Jules Peck and Robert Phillips are working on what they call their online Wiki book: *Citizen Renaissance*. A great example of many of the features talked about in this driver: collaborative working, online information as well as the role of the ‘crowd’ in creating content.

In their own words, Jules and Robert are using this format of creating their book because they ‘don’t have all the answers’. This exemplifies the blurring of authority and its location that new media and new ways of publishing stir up. When a work is opened to the wisdom of crowds, there is a shift in the relationship between received authoritative voice and recipient. This embraces the ethos of web 2.0 – collaboration and interaction.

Fashion vs function?

However, I think it’s uncertain to what extent it will encroach on more traditional ways of creating a work. There are those such as Encyclopaedia Britannica who feel that enabling a purely democratic process in the way that Wikipedia does, isn’t necessarily going to lead to a more accurate product. They have decided to embrace the power of collaboration but retain ultimate authority:

"We are not abdicating our responsibility as publishers or burying it under the now-fashionable 'wisdom of the crowds'," wrote Jorge Cauz in his blog. "We believe that the creation and documentation of knowledge is a collaborative process but not a democratic one," Cauz noted, explaining further that "these experts would sit alongside the encyclopaedia entries and the official material would carry a 'Britannica Checked' stamp, to distinguish it from the user-generated content."

It seems that Citizen Renaissance is following a similar model: you can submit your views on the book as a whole or at the bottom of each page, but Peck and Phillips retain overall control. People whose views make the final cut and which shape the book will be credited but ultimately it will be seen as a Peck and Phillips product.

This has important implications for any brand; ultimately any product has a name which is the person or organisation most associated with it and as such will be held responsible for that product in the minds of the public. It looks like there is a growing enthusiasm for using online collaboration (see this Governmental wiki) but I don’t think we are yet seeing mass democratisation. Those whose name will be appended to a creation are retaining overall authority; people can interact and contribute but they are moderated.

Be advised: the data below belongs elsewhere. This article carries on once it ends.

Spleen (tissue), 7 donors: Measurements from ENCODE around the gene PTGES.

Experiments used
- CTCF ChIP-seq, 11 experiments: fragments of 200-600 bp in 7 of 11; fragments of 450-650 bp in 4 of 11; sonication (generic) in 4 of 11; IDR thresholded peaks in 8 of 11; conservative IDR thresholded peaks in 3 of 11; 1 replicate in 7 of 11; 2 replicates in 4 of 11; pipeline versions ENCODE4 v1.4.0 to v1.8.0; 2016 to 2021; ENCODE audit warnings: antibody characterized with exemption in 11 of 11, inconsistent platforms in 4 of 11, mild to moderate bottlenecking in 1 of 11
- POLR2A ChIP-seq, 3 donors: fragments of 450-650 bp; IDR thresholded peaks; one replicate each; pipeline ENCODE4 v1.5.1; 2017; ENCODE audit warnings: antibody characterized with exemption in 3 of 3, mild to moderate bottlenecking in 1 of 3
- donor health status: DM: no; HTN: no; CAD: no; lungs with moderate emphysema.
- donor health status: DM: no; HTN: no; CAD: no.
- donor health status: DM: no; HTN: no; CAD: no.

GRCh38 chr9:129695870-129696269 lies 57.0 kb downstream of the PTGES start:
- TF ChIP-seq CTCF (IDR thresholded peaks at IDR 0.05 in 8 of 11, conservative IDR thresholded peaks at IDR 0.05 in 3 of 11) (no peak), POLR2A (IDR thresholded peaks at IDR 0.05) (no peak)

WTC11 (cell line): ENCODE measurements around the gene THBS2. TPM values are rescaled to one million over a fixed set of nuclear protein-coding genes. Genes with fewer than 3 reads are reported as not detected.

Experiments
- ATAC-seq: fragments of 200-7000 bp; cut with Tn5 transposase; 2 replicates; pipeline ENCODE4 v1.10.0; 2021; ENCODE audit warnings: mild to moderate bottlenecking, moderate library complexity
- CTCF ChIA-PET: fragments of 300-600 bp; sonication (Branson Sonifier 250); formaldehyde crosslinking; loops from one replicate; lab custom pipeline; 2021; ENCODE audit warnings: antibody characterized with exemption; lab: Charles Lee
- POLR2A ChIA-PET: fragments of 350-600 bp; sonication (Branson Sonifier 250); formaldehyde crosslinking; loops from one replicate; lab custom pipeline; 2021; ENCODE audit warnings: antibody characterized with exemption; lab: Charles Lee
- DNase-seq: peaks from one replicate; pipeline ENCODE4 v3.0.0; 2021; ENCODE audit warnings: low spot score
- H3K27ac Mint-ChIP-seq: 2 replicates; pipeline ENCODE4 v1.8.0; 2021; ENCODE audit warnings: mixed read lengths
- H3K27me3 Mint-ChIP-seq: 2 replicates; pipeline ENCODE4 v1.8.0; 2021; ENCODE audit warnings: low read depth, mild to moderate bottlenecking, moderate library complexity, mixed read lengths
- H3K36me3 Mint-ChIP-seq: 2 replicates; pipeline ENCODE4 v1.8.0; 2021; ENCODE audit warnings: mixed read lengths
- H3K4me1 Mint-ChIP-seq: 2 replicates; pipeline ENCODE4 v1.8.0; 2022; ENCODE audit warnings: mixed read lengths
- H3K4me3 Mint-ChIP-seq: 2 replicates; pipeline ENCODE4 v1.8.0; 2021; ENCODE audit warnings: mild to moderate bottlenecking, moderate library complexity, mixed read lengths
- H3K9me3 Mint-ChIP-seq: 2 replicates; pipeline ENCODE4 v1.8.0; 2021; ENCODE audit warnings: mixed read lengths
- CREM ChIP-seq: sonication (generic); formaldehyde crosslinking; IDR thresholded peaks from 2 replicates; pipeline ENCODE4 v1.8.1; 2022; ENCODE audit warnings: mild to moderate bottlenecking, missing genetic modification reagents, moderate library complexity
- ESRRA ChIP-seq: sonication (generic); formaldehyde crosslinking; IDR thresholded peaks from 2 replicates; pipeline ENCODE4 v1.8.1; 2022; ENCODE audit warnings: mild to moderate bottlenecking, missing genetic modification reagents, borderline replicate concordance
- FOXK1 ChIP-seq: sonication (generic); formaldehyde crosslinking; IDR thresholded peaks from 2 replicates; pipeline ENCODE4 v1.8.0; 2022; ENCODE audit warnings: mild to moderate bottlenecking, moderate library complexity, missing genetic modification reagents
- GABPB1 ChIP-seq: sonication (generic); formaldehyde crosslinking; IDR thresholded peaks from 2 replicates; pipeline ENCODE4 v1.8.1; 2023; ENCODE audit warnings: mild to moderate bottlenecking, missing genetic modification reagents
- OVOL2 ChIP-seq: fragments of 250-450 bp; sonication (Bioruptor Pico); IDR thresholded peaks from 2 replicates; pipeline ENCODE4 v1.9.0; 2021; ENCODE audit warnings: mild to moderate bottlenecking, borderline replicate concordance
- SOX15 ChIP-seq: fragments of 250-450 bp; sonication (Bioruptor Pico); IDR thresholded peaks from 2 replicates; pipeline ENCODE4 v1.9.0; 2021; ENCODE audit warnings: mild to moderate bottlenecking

So what does this mean, for the VCS? Would you want to be seen to be more open? Or is it more important for you to be a definitive source of authority on a subject? It raises similar issues to those relating to online forums – do you operate any level of control over who contributes, or what they say?

And this is without even dabbling in the content of the book itself! It reinvisions society, looking at what shaping the future is and how it could see itself. Writing the book in the way they are, is perhaps the only way that this topic can be written about.

After all, you can’t write about the future using ways of old!

Paul 's picture

Paul

Third Sector Foresight

With the huge rise of social networks such as Facebook and Twitter over the past few years, the debate has sparked again about the power of these networks compared to traditional media. Cases such as the Guardian/Trafigura gagging case show the power campaigns using sites such as Twitter can have on shaping and influencing the news. They are also a good example of the quite brilliantly named Streisand Effect – in an attempt to censor a piece of information you cause the unintended consequence of giving it a lot more coverage.

I think the power of Twitter doesn’t lie with the millions of people who are members, but in the fact that it is loved by journalists and politicians. A recent study found that the top 10% of twitter users accounted for over 90% of tweets, while the median number of lifetime tweets for a user is just 1. This seems to suggest that most people who use twitter are followers rather than those creating and promoting content. The success of a twitter or social network campaign doesn’t depend on the number of people who support it, but who supports it. In The Guardian/Trafigura case, the tweets were initially sent by The Guardian editor-in-chief, someone who not only has a lot of followers, but has a lot of influential followers who shape the traditional media landscape. This is what I think is the difference between a successful and an unsuccessful Twitter campaign – the power to engage those whose position means they can make a difference.

This is the major problem you face when trying to assess the impact social networks have in shaping the media agenda, how much are they shaping the agenda and how much are they just reporting what the traditional media also covers? People tend to take their news from those they know are trustworthy, this is why people will follow newspapers, journalists and TV news services on Twitter, in this respect social networking sites just act as another mouthpiece for the traditional media.

The power and popularity of blogs also appears to be falling, blogads, which sells advertising on blogs says that media buyers’ inquiries about advertising increased ten fold between 2004 and 2008, but have only grown by 17% since then. Does this mean the novelty of alternative news sources has worn off and people are returning to their traditional media sources?

Join the discussion!

How will this affect your organisation? Have you considered it during your strategic planning? Can you share any interesting relevant links?

Log in or join for free to comment.

Funded by Capacity Builders and Improving Support